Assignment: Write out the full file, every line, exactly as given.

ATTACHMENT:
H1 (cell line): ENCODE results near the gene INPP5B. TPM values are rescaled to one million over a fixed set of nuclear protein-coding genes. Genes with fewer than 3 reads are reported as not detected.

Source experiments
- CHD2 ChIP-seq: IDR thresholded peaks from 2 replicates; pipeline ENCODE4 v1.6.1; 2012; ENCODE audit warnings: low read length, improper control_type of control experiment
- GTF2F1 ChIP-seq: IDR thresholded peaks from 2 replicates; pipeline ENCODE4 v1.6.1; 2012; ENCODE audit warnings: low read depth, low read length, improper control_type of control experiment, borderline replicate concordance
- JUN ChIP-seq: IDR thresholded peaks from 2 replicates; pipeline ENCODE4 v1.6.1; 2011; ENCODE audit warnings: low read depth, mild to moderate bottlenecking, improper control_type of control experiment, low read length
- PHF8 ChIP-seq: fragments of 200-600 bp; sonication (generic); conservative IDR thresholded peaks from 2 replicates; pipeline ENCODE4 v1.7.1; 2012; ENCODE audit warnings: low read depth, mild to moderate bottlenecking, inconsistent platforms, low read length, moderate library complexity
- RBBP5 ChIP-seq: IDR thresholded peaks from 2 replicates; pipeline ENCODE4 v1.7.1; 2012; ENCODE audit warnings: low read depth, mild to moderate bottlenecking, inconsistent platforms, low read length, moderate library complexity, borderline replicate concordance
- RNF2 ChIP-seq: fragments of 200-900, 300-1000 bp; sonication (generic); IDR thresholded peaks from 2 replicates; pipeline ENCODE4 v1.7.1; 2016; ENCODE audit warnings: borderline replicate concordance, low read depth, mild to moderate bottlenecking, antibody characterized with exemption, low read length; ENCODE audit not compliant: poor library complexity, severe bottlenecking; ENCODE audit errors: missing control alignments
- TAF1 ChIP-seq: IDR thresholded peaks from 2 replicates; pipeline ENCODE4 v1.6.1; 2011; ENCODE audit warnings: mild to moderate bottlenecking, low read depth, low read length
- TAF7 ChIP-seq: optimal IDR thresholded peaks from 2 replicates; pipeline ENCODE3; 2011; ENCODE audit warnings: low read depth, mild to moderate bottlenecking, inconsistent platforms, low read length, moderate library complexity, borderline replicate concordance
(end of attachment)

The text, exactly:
H1 (cell line): ENCODE results near the gene INPP5B. TPM values are rescaled to one million over a fixed set of nuclear protein-coding genes. Genes with fewer than 3 reads are reported as not detected.

Source experiments
- CHD2 ChIP-seq: IDR thresholded peaks from 2 replicates; pipeline ENCODE4 v1.6.1; 2012; ENCODE audit warnings: low read length, improper control_type of control experiment
- GTF2F1 ChIP-seq: IDR thresholded peaks from 2 replicates; pipeline ENCODE4 v1.6.1; 2012; ENCODE audit warnings: low read depth, low read length, improper control_type of control experiment, borderline replicate concordance
- JUN ChIP-seq: IDR thresholded peaks from 2 replicates; pipeline ENCODE4 v1.6.1; 2011; ENCODE audit warnings: low read depth, mild to moderate bottlenecking, improper control_type of control experiment, low read length
- PHF8 ChIP-seq: fragments of 200-600 bp; sonication (generic); conservative IDR thresholded peaks from 2 replicates; pipeline ENCODE4 v1.7.1; 2012; ENCODE audit warnings: low read depth, mild to moderate bottlenecking, inconsistent platforms, low read length, moderate library complexity
- RBBP5 ChIP-seq: IDR thresholded peaks from 2 replicates; pipeline ENCODE4 v1.7.1; 2012; ENCODE audit warnings: low read depth, mild to moderate bottlenecking, inconsistent platforms, low read length, moderate library complexity, borderline replicate concordance
- RNF2 ChIP-seq: fragments of 200-900, 300-1000 bp; sonication (generic); IDR thresholded peaks from 2 replicates; pipeline ENCODE4 v1.7.1; 2016; ENCODE audit warnings: borderline replicate concordance, low read depth, mild to moderate bottlenecking, antibody characterized with exemption, low read length; ENCODE audit not compliant: poor library complexity, severe bottlenecking; ENCODE audit errors: missing control alignments
- TAF1 ChIP-seq: IDR thresholded peaks from 2 replicates; pipeline ENCODE4 v1.6.1; 2011; ENCODE audit warnings: mild to moderate bottlenecking, low read depth, low read length
- TAF7 ChIP-seq: optimal IDR thresholded peaks from 2 replicates; pipeline ENCODE3; 2011; ENCODE audit warnings: low read depth, mild to moderate bottlenecking, inconsistent platforms, low read length, moderate library complexity, borderline replicate concordance